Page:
Before I first went on one of these holidays, I scoffed at the idea, but have since been completely converted. Caravans offer loads of space in a quiet rural setting, while the park still offers many facilities you might find at a hotel, such as a swimming pool, bar and evening entertainment. With young children in tow, it’s great to have a kitchen to clean their special cups and bibs, prepare their snacks and emergency meals, and to keep some beer/wine/gin for yourself on standby. My husband and I also really love putting the children to sleep in their own bedroom and having adult time afterwards – something you don’t get in most hotels.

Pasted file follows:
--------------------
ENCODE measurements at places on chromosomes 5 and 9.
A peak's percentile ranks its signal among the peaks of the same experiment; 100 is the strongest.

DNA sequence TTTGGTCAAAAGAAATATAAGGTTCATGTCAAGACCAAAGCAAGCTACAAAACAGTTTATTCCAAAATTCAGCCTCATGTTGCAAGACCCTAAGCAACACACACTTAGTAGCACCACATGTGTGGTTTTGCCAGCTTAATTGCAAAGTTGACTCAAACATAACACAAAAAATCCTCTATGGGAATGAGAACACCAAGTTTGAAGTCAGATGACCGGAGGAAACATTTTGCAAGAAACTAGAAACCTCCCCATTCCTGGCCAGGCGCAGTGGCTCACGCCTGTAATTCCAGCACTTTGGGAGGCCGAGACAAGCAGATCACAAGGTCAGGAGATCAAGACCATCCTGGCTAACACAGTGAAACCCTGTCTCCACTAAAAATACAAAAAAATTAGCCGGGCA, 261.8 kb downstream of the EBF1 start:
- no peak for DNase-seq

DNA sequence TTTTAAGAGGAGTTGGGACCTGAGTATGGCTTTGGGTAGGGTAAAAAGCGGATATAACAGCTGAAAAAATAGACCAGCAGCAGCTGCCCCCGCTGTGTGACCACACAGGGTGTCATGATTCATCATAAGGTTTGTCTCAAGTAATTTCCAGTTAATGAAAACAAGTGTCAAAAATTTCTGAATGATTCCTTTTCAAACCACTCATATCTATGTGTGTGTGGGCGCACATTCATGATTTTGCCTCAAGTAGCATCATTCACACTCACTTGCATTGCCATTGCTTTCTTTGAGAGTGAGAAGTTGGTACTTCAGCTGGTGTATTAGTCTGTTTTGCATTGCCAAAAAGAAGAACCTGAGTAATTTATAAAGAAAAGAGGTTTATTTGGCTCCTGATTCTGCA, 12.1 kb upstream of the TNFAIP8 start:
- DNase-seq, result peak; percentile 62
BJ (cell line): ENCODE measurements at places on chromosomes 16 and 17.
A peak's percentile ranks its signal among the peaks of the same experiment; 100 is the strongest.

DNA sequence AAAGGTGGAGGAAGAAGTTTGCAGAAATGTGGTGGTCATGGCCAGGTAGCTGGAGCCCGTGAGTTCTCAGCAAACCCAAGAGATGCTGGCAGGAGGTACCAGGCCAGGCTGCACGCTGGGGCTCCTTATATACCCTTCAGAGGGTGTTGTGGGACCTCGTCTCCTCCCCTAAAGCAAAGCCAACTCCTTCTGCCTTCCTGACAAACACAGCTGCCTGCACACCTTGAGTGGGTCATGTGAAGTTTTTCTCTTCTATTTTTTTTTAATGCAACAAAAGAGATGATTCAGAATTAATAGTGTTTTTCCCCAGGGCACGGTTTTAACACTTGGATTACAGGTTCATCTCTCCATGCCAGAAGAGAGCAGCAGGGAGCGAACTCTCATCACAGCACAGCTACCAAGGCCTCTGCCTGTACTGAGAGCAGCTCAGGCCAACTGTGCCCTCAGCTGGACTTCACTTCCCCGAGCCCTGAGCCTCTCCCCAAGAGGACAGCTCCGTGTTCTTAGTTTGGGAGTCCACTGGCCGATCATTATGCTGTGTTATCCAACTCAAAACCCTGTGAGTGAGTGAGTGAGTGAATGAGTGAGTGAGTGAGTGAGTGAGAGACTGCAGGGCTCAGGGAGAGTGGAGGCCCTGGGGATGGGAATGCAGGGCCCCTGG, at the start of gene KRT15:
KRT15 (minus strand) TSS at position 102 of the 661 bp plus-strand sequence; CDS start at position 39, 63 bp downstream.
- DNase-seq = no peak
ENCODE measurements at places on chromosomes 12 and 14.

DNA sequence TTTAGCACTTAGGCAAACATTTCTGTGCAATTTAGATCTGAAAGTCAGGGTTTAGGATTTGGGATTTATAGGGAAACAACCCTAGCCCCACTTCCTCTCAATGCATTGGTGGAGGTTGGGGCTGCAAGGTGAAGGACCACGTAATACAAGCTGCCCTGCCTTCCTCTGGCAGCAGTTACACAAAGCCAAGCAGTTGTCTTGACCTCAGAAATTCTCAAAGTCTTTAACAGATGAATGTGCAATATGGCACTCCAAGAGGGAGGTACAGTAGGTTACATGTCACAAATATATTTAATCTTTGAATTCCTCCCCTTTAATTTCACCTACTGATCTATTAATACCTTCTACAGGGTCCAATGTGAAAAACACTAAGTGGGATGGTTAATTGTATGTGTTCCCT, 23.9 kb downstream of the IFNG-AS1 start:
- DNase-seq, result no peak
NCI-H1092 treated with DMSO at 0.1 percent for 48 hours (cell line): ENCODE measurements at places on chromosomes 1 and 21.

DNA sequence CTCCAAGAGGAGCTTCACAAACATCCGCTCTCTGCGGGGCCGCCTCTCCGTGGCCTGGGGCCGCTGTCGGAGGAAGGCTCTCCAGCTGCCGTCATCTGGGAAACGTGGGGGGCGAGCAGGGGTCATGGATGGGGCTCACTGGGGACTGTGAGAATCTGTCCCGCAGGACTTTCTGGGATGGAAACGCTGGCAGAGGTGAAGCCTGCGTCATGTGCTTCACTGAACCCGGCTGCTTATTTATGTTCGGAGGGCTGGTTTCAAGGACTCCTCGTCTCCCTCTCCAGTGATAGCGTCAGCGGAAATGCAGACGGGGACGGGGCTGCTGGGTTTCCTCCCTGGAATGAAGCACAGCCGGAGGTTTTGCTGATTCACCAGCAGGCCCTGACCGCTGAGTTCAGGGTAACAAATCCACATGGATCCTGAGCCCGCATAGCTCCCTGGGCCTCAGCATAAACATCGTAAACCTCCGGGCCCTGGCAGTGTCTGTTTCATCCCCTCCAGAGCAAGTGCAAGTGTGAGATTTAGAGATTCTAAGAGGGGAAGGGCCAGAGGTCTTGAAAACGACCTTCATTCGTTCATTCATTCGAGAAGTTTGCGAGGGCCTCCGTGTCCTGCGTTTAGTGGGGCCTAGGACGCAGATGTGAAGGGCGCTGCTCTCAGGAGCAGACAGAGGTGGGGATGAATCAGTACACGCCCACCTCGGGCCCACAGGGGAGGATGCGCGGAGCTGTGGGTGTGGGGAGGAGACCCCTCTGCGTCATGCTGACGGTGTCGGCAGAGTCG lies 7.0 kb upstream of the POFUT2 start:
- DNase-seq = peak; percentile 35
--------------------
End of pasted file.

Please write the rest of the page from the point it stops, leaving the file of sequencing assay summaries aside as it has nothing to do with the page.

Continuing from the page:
This holiday to the Isle of Wight is the first time in ages (and certainly since we’ve had kids) that we’ve had a “staycation” that didn’t involve visiting family. My husband is always keen to go abroad, but I want to see more of the UK because I grew up abroad and this country is just as exciting to me as anywhere else. So we finally agreed on the Isle of Wight because it’s <slightly> exotic, being an island and all. It looked to have nice beaches and slightly better than average weather for the UK.

My first choice of caravan park on the Isle of Wight was sold out, and I was offered two alternatives. I duly did my research and decided which of my remaining choices was better, and then accidentally booked the one I’d deemed the worst based on existing reviews. I wasn’t even drinking wine at the time. Like it or not, we were Thorness Bay bound.

Getting there